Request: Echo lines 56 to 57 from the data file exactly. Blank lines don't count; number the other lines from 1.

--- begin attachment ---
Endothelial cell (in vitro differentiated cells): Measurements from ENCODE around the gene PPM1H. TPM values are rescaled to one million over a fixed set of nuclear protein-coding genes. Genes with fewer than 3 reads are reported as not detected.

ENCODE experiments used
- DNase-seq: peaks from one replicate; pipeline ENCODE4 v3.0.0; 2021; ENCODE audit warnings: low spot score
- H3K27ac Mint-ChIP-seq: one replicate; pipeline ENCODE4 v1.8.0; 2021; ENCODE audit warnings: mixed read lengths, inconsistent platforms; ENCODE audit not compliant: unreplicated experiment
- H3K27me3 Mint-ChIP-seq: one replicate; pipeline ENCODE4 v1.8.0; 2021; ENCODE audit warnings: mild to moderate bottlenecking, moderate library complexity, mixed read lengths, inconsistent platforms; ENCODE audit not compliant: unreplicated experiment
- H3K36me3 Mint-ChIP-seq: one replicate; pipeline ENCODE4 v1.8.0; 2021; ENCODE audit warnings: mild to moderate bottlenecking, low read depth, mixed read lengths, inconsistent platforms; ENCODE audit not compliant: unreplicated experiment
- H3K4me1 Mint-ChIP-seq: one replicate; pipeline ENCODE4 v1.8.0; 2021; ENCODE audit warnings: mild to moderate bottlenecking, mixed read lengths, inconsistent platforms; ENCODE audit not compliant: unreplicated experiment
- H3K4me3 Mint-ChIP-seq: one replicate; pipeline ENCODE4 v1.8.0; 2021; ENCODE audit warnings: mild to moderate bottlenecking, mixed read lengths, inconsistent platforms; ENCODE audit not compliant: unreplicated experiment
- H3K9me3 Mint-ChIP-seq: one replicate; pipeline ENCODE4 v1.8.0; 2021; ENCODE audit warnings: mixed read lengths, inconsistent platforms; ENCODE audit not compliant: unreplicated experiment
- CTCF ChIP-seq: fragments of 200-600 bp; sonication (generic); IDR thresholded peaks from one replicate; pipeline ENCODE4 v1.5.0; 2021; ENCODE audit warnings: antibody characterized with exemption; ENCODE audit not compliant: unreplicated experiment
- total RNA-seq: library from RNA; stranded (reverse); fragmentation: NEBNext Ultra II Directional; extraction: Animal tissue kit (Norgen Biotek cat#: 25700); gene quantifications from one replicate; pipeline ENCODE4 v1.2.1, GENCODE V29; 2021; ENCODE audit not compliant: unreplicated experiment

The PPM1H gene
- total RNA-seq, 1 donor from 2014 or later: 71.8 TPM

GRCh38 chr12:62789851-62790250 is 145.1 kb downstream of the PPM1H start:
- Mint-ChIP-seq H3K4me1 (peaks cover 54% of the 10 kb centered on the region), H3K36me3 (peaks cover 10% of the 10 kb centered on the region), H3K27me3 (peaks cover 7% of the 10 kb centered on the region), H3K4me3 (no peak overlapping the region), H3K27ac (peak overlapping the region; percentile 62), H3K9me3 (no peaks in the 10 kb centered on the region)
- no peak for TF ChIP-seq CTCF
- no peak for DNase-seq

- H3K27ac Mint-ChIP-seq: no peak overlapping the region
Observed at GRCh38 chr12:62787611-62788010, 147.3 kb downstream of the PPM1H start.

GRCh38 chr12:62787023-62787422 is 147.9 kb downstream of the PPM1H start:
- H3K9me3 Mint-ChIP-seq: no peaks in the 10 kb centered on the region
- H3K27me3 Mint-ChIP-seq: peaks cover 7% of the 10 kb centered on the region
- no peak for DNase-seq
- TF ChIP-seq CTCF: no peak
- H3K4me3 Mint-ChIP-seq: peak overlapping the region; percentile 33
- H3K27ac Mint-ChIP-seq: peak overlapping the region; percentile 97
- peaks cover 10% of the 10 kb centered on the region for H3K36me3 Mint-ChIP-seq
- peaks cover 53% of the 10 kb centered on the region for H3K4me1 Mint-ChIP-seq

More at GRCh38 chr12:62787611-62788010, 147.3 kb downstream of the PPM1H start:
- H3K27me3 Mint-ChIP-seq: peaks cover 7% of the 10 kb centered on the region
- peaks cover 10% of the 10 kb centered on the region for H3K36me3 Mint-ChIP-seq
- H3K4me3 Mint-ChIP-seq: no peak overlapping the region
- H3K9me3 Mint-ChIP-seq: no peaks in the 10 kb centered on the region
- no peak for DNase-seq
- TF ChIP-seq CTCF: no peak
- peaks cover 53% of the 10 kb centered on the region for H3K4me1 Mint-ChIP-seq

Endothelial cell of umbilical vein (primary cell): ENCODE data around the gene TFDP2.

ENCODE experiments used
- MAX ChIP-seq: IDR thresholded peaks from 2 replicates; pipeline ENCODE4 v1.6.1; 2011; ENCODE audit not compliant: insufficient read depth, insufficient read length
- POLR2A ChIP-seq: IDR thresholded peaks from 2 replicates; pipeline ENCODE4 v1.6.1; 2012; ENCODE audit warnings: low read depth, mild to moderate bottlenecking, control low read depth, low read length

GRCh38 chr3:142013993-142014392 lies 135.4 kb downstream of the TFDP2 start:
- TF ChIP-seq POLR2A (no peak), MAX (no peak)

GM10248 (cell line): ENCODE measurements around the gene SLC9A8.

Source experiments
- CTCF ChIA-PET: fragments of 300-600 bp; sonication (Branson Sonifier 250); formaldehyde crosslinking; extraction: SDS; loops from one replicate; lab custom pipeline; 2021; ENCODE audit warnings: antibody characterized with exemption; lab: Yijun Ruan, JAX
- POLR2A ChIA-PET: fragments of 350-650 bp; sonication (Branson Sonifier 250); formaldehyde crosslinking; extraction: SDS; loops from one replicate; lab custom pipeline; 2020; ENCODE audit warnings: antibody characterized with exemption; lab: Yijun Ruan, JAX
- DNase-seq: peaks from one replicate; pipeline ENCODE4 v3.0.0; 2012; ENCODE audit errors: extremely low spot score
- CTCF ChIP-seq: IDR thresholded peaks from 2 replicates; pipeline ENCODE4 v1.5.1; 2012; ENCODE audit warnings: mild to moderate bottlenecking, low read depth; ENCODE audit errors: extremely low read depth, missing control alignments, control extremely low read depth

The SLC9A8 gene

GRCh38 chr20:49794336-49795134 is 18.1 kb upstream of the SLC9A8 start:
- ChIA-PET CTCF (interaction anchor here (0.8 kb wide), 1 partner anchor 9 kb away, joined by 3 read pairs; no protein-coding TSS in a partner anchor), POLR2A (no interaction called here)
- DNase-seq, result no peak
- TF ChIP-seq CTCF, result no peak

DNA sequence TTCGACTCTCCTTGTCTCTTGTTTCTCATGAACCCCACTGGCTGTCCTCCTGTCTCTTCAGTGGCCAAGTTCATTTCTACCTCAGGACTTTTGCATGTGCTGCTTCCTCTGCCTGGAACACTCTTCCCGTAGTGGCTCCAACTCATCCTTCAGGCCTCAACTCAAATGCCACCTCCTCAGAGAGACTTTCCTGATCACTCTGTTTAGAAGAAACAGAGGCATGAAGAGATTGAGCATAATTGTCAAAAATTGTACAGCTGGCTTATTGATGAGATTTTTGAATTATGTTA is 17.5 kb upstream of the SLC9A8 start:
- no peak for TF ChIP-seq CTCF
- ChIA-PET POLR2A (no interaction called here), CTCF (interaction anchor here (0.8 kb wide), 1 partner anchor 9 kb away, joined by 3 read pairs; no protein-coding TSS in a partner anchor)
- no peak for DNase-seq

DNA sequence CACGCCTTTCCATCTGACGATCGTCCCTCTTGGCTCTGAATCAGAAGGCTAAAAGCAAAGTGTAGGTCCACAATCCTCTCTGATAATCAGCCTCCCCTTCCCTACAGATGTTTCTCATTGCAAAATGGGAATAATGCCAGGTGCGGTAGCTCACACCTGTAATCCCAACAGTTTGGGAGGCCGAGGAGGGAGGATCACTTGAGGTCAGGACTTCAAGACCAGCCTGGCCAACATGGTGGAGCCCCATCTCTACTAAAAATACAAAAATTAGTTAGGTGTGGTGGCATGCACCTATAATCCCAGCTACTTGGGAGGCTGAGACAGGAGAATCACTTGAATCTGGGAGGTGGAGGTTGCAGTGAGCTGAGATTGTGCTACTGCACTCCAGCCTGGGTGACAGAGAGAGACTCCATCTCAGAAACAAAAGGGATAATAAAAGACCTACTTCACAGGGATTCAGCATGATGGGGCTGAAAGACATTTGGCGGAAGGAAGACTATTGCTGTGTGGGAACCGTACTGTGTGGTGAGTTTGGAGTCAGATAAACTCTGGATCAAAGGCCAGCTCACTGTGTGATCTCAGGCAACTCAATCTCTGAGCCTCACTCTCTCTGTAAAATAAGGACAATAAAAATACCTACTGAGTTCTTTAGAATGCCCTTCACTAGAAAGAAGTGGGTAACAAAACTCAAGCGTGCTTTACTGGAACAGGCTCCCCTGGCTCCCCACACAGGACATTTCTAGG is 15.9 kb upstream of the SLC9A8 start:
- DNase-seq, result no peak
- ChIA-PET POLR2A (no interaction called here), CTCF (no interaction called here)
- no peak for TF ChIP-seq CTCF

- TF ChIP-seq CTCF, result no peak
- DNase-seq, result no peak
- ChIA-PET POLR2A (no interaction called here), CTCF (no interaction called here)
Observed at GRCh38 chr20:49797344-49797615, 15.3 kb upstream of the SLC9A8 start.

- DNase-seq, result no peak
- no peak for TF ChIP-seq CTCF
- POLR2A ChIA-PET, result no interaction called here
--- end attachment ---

- ChIA-PET POLR2A (no interaction called here), CTCF (interaction anchor here (0.8 kb wide), 1 partner anchor 9 kb away, joined by 3 read pairs; no protein-coding TSS in a partner anchor)
- no peak for DNase-seq